KEXP is counting down the best records of the year with our annual Top 90.3 Countdown. Ahead of the countdown, KEXP staff make the case for some of their favorite albums from 2021. Make sure to vote for your favorites by December 10 at 6 PM PT and tune in to hear what makes the list on December 17.
You can also listen to an audio version of this story that aired on Sound & Vision below.
Personally, I don’t think I'm ready to talk about kick yet, but who would be? Most of us are still riding one of the several chaotic waves that Alejandra Ghersi, known among the mutants of this musical land as ARCA, subjected us to without warning.
Every time I’ve played kick i since it came out in 2020, I automatically find something new in that stormy portal of songs – a new sound, a chorus that broke the peace, a beat that I couldn’t forget.So, the fact that there are not one but four more pieces of this cyborg ode that I don't fully understand, minimally, I felt like my brain was fried. But the process was the same exploratory, disturbing, and fascinating experience for the rest of the five elements created by the Barcelona-based Venezuelan producer and composer.
"Don't put your shit on me," Arca would answer me as a terrifying echo from "Nonbinary", track number one of that memorable kick i, and she would be right. Although that song is a "simple" preamble compared to everything else the rest of the volumes of this work contain.
When she released kick i, I threw myself unscrupulously into her art and the discomfort it generated in me. why I threw myself unscrupulously into her art and the discomfort it generated in me. I needed to understand where that chilling connection came from and why I felt in an already familiar nightmare when she played her songs or when she released the 100 remixed versions of "Riquiquí" or the track "@@@@@" a 62-minute song that same year. To think that I used to say I was a witness to her most avant-garde creation. Well, no. Alejandra Ghersi proved I was wrong by releasing on the same week FOUR more volumes of kick and sent us all into hyperventilation.
Each listen is a different experience, but it was that first release already mentioned that served as a gateway for Ghersi to invited us to a world of experimentation, intervened sounds and distortions with an unbeatable team in play: on kick i , featuring Björk, Shygirl, Rosalía, and Sophie who recently died in early 2021; on kick ii, featuring Sia; on kick iiii, calling Oliver Coates, Planningtorock, No Bra, and Shirley Manson from Garbage; and for kick iiiii, featuring Ryuichi Sakamoto.
The second installment of kick confirms that there is a sustained presence of reggaetón as well as pop. Songs like “Prada", "Rakata", "Luna Llena" and "Born Yesterday", with the collaboration of Sia, give proof of this. While tracks like "Araña", "Femme", "Confianza" or "Andro" remind us that this is a process in motion, a mutation. In kick iii you have powerful statements like "Bruja", "Incendio" and "Intimate Flesh" that end up functioning as lapses into the distorted and explosive climaxes of "Morbo", "Skullqueen" and "Señorita" (my personal favorite). While the experience may be overly stimulating, the territories are well marked.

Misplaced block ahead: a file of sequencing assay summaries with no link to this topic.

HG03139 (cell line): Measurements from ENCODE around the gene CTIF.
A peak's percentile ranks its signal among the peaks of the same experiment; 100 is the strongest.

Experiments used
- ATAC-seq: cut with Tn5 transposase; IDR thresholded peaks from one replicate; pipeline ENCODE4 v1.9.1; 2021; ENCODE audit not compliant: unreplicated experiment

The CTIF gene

On kick iiii in which Arca opens the conversation and invites collaborators, and the sound possibilities multiply to infinity. The British cellist and producer Oliver Coates collaborated on “Esuna”. She does the same with electronic music producer and composer Planningtorock on “Queer”; with the director, composer, and performer No Bra for “Witch”; and features Garbage's iconic Shirley Manson for "Alien Inside." The musical conversation is complemented by the mutant soundtrack delivered on kick iiiii, which begins with the metallic lust of "In the Face" but becomes introspective as well as luminous and at times sad. The piano on “Chiquito” always makes me cry but also brings me hope in “Ether”. It seems that everything is preparing for the mutant reincarnation that “Sanctuary” proposes with the presence of the legend of technopop, the Japanese composer Ryuichi Sakamoto.
Ghersi declared that Kick is the end of an era and I don't doubt that, just as I have no doubt that it has been the beginning of one for many of us. Kick i, ii, iii, iiii and iiiii will remain as an indelible stamp representing the most complex years that I can remember, in particular, 2021, where we realized that ARCA came as a messiah to show us a piece of the future, the one we are so afraid of.
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